A Tour of L.A.’s Gay Landmarks, From Studio One to the Woman’s Building

From the site of the doughnut rebellion to the first gay church, a tour of the city’s most important historical sites

New York and Berlin get all the love from historians, but L.A. is where much of the modern LGBTQ movement began, including the first gay uprising, AIDS walk, and synagogue. “More lesbian and gay institutions started in Los Angeles than anywhere else on the planet,” write Lillian Faderman and Stuart Timmons in their book, Gay L.A.: A History of Sexual Outlaws, Power Politics, and Lipstick Lesbians.

Read enough about L.A.’s LGBTQ history and you’ll see the city in a new light. Griffith Park isn’t just for hikers; it’s also a place where gay men stood up against police violence. The fire station at Van Ness Avenue and Hollywood Boulevard was once a gas station where Hollywood icons met for clandestine affairs. And as far back as the 1920s, the mansions in the hills were home to some legendary queer bacchanals.

Here are a few of the notable landmarks of L.A.’s LGBTQ history.

Illustration by Remie Geoffroi

1. Studio One

In the 1970s and ’80s, this pioneering gay disco was widely recognized as the top dance club in L.A. It had a door policy that required black gay men to produce three pieces of ID—women were asked for five. Gay activists disparaged their Studio One brethren as “disco bunnies—blond, built, and brainless.” Not surprisingly the WeHo joint was always jam-packed.

2. Richfield Oil

Scotty Bowers, a former marine, arranged secret trysts between Hollywood stars and their same-sex admirers in a trailer at the back of this former gas station turned firehouse. In 2012 Bowers wrote Full Service, a best-selling memoir in which he recounts assignations with closeted stars like Spencer Tracy and Clark Gable.

3. Metropolitan Community Church

Since Rev. Troy Perry founded the Metropolitan Community Church on Prospect Avenue in 1968, it has become the oldest continuously operated LGBTQ ministry in the world. Over the years the church survived an alleged arson attack and regularly received stacks of hate mail that the staff called “letters from Christians.”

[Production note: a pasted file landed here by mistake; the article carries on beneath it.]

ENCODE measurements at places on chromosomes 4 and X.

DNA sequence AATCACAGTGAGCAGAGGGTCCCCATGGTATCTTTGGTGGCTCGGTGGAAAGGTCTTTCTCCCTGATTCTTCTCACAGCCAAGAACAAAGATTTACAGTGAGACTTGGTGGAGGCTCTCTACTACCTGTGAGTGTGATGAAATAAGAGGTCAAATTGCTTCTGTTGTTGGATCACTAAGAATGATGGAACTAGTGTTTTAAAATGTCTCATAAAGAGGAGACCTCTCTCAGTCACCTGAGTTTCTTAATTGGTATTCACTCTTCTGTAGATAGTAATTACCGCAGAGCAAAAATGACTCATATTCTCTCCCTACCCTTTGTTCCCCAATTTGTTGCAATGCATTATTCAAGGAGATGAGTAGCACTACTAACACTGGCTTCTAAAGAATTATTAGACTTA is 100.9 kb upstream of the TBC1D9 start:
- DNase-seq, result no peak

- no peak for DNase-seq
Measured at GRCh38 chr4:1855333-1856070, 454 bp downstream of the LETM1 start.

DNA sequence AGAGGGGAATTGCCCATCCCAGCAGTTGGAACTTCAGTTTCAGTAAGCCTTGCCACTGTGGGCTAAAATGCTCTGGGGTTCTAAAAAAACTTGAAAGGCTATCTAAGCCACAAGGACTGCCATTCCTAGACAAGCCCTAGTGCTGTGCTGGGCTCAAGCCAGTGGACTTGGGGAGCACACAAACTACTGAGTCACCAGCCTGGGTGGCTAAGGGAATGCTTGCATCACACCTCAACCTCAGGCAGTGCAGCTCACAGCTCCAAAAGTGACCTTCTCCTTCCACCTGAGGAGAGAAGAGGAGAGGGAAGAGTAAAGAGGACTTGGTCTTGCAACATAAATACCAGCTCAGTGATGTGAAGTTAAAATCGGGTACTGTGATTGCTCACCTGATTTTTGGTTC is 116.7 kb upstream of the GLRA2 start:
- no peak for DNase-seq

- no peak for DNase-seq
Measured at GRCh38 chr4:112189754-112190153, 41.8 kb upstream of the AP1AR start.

4. Mattachine Steps

Silver Lake was the birthplace of the Mattachine Society, one of the earliest LGBTQ organizations in the U.S. Founded in 1950 by Harry Hay, the group focused on building supportive social networks for its members while providing them with medical and legal services.

5. The Woman’s Building

Three iconic women—artist Judy Chicago (pictured on map), art historian Arlene Raven, and graphic designer Sheila Levrant de Bretteville—established the Feminist Studio Workshop in the Woman’s Building near MacArthur Park in 1973 and launched a lesbian art movement. In 2018 the building was designated a historical monument.

6. Cooper Do-Nuts

Projectile doughnuts probably weren’t what cops were expecting when they came to harass the queens, butch hustlers, and customers who patronized this downtown after-hours shop. The resulting riot helped launch the gay civil rights movement   in L.A. and forced Main Street to close for a full day.

7. Jewel’s Catch One

Stars like Madonna, Janet Jackson, and the “Queen of Disco” Sylvester were among the
thousands who flocked to this pink stucco nightclub on Pico Boulevard—one of the first black discos in the country and a refuge for L.A.’s black LGBTQ community. Jesse Jackson’s 1988 speech here marked the first time a major presidential candidate addressed a black gay audience.

8. Will Rogers memorial Park

In 1998 George Michael was arrested for performing a “lewd act” in a toilet at this Beverly Hills park and roundly pilloried by the press. Refusing to be shamed, Michael wrote a song featuring tongue-in-cheek references to the incident and used it to come out to the world.

RELATED: Before Stonewall, the Queer Revolution Started Right Here in Los Angeles

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